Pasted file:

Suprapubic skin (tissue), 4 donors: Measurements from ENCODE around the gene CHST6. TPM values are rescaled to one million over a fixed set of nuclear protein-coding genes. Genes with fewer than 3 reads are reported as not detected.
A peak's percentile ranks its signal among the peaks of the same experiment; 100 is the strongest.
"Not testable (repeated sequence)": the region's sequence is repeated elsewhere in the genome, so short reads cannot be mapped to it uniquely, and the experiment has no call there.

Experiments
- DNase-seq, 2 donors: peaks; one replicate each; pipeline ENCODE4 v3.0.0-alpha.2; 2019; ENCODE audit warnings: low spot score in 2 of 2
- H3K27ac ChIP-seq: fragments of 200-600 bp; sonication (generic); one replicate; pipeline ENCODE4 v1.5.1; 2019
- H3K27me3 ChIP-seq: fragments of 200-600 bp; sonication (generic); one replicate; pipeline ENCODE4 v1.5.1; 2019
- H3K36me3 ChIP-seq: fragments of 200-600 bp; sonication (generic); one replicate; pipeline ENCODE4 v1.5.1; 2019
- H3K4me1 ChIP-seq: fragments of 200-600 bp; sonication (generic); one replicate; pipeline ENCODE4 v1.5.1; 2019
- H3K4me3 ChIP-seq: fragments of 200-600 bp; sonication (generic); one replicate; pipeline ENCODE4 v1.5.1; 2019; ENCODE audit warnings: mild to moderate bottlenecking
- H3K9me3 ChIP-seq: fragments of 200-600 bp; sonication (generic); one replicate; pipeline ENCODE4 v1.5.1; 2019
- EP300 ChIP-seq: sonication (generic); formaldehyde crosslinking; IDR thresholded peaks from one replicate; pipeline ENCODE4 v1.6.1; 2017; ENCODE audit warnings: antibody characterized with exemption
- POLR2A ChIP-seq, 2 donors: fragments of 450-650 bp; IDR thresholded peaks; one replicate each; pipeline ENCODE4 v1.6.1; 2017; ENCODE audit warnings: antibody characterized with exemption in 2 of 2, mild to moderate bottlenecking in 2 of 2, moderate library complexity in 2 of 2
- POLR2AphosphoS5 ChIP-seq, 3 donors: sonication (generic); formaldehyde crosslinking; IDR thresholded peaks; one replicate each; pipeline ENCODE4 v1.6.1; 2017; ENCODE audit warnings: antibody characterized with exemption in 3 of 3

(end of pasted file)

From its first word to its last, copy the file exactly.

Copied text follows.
Suprapubic skin (tissue), 4 donors: Measurements from ENCODE around the gene CHST6. TPM values are rescaled to one million over a fixed set of nuclear protein-coding genes. Genes with fewer than 3 reads are reported as not detected.
A peak's percentile ranks its signal among the peaks of the same experiment; 100 is the strongest.
"Not testable (repeated sequence)": the region's sequence is repeated elsewhere in the genome, so short reads cannot be mapped to it uniquely, and the experiment has no call there.

Experiments
- DNase-seq, 2 donors: peaks; one replicate each; pipeline ENCODE4 v3.0.0-alpha.2; 2019; ENCODE audit warnings: low spot score in 2 of 2
- H3K27ac ChIP-seq: fragments of 200-600 bp; sonication (generic); one replicate; pipeline ENCODE4 v1.5.1; 2019
- H3K27me3 ChIP-seq: fragments of 200-600 bp; sonication (generic); one replicate; pipeline ENCODE4 v1.5.1; 2019
- H3K36me3 ChIP-seq: fragments of 200-600 bp; sonication (generic); one replicate; pipeline ENCODE4 v1.5.1; 2019
- H3K4me1 ChIP-seq: fragments of 200-600 bp; sonication (generic); one replicate; pipeline ENCODE4 v1.5.1; 2019
- H3K4me3 ChIP-seq: fragments of 200-600 bp; sonication (generic); one replicate; pipeline ENCODE4 v1.5.1; 2019; ENCODE audit warnings: mild to moderate bottlenecking
- H3K9me3 ChIP-seq: fragments of 200-600 bp; sonication (generic); one replicate; pipeline ENCODE4 v1.5.1; 2019
- EP300 ChIP-seq: sonication (generic); formaldehyde crosslinking; IDR thresholded peaks from one replicate; pipeline ENCODE4 v1.6.1; 2017; ENCODE audit warnings: antibody characterized with exemption
- POLR2A ChIP-seq, 2 donors: fragments of 450-650 bp; IDR thresholded peaks; one replicate each; pipeline ENCODE4 v1.6.1; 2017; ENCODE audit warnings: antibody characterized with exemption in 2 of 2, mild to moderate bottlenecking in 2 of 2, moderate library complexity in 2 of 2
- POLR2AphosphoS5 ChIP-seq, 3 donors: sonication (generic); formaldehyde crosslinking; IDR thresholded peaks; one replicate each; pipeline ENCODE4 v1.6.1; 2017; ENCODE audit warnings: antibody characterized with exemption in 3 of 3